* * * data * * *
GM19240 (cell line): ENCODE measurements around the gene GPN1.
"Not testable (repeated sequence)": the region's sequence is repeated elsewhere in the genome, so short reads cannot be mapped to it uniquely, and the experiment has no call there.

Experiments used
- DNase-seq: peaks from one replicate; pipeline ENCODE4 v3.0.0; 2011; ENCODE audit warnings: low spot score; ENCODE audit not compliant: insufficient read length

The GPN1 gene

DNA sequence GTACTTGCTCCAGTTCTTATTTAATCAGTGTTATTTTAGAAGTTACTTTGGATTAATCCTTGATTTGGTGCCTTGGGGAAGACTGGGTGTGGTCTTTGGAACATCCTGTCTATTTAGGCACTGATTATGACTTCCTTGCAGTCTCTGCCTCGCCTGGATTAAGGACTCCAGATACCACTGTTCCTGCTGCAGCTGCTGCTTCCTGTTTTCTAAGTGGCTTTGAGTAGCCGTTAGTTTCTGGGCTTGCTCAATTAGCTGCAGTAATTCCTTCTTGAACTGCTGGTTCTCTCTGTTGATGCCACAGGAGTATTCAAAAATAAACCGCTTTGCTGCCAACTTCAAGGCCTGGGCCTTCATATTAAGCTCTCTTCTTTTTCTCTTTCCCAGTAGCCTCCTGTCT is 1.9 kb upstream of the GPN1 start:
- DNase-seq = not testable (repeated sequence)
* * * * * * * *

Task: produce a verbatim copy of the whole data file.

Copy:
GM19240 (cell line): ENCODE measurements around the gene GPN1.
"Not testable (repeated sequence)": the region's sequence is repeated elsewhere in the genome, so short reads cannot be mapped to it uniquely, and the experiment has no call there.

Experiments used
- DNase-seq: peaks from one replicate; pipeline ENCODE4 v3.0.0; 2011; ENCODE audit warnings: low spot score; ENCODE audit not compliant: insufficient read length

The GPN1 gene

DNA sequence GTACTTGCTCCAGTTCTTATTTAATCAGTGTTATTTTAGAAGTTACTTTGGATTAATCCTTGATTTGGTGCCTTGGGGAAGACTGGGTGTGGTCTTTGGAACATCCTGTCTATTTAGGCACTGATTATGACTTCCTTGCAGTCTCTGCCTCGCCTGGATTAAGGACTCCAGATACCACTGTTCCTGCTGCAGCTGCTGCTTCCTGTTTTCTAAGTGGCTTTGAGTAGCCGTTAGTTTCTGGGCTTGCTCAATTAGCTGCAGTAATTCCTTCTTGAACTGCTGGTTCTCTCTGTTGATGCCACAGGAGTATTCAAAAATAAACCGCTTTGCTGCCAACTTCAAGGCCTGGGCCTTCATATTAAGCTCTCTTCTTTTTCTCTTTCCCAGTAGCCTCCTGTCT is 1.9 kb upstream of the GPN1 start:
- DNase-seq = not testable (repeated sequence)